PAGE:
Improved Employee Engagement
An employer pension plan can also improve employee engagement. When employees feel that you are invested in their financial future, they are more likely to be motivated and engaged in their work. A sense of security and confidence in their retirement savings can alleviate financial stress and allow employees to focus on their current responsibilities. As a result, as an employer, you may find increased productivity, higher job satisfaction, and a positive work environment.
What are my options?
1. Employer pension:
- If your company gives you the opportunity to join their pension scheme, it is advisable to contribute to the scheme as this is a fantastic way to build up your retirement savings in tax-efficient manner. If you want to know how much you and your employer contribute to the plan, get these details from your employer. It’s a good idea to find out if you can take advantage of AVCs to increase your contributions and enjoy the associated tax benefits.
- If you are an employer, you have various employer pension options available to you, such as an Executive pension, Master Trust pension, or PRSA. You will need to carefully assess these options as they are not a one-size-fits-all. These will depend on your requirements as a business owner, especially if you are considering your own retirement provision needs.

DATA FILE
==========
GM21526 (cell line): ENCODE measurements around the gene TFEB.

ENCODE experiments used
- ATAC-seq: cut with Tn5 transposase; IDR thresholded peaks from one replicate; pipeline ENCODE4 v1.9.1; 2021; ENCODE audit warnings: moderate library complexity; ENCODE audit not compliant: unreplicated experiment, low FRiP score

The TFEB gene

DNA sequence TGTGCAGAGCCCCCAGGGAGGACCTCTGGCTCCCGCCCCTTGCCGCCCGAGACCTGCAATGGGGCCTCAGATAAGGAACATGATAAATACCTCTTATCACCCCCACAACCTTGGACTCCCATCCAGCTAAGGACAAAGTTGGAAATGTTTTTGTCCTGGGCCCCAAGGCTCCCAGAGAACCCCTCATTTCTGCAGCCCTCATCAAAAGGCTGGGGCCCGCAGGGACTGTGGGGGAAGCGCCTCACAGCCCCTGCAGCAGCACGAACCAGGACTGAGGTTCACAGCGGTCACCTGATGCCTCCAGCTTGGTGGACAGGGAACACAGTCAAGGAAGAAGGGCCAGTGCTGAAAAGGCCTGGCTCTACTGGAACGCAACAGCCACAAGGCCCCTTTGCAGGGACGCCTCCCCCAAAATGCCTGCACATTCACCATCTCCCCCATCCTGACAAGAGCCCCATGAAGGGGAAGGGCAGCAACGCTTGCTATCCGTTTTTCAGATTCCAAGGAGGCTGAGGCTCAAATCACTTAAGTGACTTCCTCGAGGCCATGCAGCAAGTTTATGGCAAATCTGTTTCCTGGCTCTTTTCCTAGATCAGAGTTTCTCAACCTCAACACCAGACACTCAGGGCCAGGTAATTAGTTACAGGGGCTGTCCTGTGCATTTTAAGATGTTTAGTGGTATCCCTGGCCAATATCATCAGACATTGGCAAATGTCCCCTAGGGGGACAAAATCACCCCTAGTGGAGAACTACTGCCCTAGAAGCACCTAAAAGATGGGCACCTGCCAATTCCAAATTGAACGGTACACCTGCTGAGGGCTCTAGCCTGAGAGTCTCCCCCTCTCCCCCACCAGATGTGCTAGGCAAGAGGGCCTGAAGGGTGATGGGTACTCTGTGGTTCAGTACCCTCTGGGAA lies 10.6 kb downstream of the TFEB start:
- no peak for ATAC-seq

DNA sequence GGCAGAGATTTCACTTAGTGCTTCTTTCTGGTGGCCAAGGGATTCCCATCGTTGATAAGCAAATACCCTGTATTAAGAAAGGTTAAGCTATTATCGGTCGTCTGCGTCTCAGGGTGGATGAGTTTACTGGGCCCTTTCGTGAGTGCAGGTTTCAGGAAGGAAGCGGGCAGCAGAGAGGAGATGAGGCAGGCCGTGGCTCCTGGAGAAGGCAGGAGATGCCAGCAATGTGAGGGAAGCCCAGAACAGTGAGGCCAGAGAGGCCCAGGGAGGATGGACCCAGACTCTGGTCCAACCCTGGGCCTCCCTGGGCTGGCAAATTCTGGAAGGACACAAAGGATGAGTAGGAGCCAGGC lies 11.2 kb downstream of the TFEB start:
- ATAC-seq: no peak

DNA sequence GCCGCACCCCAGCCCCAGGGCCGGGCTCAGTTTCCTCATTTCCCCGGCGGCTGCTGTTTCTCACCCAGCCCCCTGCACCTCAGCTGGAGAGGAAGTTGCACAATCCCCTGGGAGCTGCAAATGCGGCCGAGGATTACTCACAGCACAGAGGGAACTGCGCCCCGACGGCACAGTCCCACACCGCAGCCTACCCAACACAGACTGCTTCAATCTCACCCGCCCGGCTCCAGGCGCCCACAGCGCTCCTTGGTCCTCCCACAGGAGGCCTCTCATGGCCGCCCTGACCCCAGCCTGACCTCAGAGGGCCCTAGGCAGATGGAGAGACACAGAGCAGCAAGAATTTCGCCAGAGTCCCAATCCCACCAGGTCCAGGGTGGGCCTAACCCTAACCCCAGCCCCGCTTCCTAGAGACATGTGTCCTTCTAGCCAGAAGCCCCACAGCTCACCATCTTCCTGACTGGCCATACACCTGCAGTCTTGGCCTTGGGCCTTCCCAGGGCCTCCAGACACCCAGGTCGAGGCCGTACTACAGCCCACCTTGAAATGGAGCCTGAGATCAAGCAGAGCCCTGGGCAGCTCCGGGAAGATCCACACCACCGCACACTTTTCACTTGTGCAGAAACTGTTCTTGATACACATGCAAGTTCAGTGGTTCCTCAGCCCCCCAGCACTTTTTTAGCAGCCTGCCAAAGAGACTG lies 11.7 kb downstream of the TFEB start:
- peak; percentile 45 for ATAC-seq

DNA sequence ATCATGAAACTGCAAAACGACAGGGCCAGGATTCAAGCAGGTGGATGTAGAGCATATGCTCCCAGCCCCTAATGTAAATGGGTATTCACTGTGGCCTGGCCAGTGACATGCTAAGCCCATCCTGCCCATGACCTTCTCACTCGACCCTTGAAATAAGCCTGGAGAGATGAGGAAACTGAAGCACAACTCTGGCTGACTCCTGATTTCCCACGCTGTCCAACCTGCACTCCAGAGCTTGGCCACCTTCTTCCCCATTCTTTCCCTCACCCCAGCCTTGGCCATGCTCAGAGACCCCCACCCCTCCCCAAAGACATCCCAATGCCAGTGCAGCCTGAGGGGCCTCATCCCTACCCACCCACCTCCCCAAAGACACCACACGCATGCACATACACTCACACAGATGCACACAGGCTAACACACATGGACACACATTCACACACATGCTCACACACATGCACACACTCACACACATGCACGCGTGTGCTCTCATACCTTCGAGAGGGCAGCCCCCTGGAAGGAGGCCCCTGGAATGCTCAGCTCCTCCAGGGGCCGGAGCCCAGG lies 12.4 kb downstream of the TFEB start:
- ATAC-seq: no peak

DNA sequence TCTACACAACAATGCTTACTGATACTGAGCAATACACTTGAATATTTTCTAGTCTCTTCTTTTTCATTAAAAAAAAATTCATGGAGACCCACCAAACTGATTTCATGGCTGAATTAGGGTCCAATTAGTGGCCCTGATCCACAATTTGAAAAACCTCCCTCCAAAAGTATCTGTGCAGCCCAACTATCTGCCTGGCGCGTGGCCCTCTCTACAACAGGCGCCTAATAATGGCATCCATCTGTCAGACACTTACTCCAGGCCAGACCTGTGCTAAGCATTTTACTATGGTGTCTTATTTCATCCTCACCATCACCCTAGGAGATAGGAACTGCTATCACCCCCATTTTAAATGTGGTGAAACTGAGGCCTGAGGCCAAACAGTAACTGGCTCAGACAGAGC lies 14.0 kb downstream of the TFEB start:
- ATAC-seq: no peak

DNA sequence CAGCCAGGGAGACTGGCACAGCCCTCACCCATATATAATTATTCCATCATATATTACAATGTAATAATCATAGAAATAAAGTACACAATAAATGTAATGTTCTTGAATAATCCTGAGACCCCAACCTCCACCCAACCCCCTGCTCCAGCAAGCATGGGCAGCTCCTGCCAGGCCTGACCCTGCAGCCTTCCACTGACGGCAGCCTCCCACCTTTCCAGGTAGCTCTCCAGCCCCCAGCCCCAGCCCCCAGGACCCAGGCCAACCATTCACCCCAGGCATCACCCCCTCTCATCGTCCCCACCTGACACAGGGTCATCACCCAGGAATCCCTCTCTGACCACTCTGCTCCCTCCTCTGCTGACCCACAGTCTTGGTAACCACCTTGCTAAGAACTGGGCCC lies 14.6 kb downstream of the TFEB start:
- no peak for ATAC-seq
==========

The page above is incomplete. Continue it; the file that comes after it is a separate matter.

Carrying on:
2. Private pension:
- If your workplace doesn’t offer an employer pension plan, you can set up your own PRSA (Personal Retirement Savings Account) and make your own contributions through your payroll. Your employer is obliged to give you access to at least one Standard PRSA. You will also receive PRSA tax relief at source on your contribution through your payroll.
Where to from here:
Employer pension contributions have numerous benefits for both employers and employees. They increase retirement savings, provide tax advantages, aid in employee well-being, and enhance an employer’s reputation. If you are an employer and are thinking about the best pension options for you and your staff, our Financial Advisors have an array of pension contribution and funding options available to you.
If you’re an employee, you may have questions or need help reviewing your company pension scheme. You may also be looking at other funding options such as AVC’s. You may be in a job where there is no company pension scheme at all. Our Financial Advisors can assess your situation and advise on the best options available for you.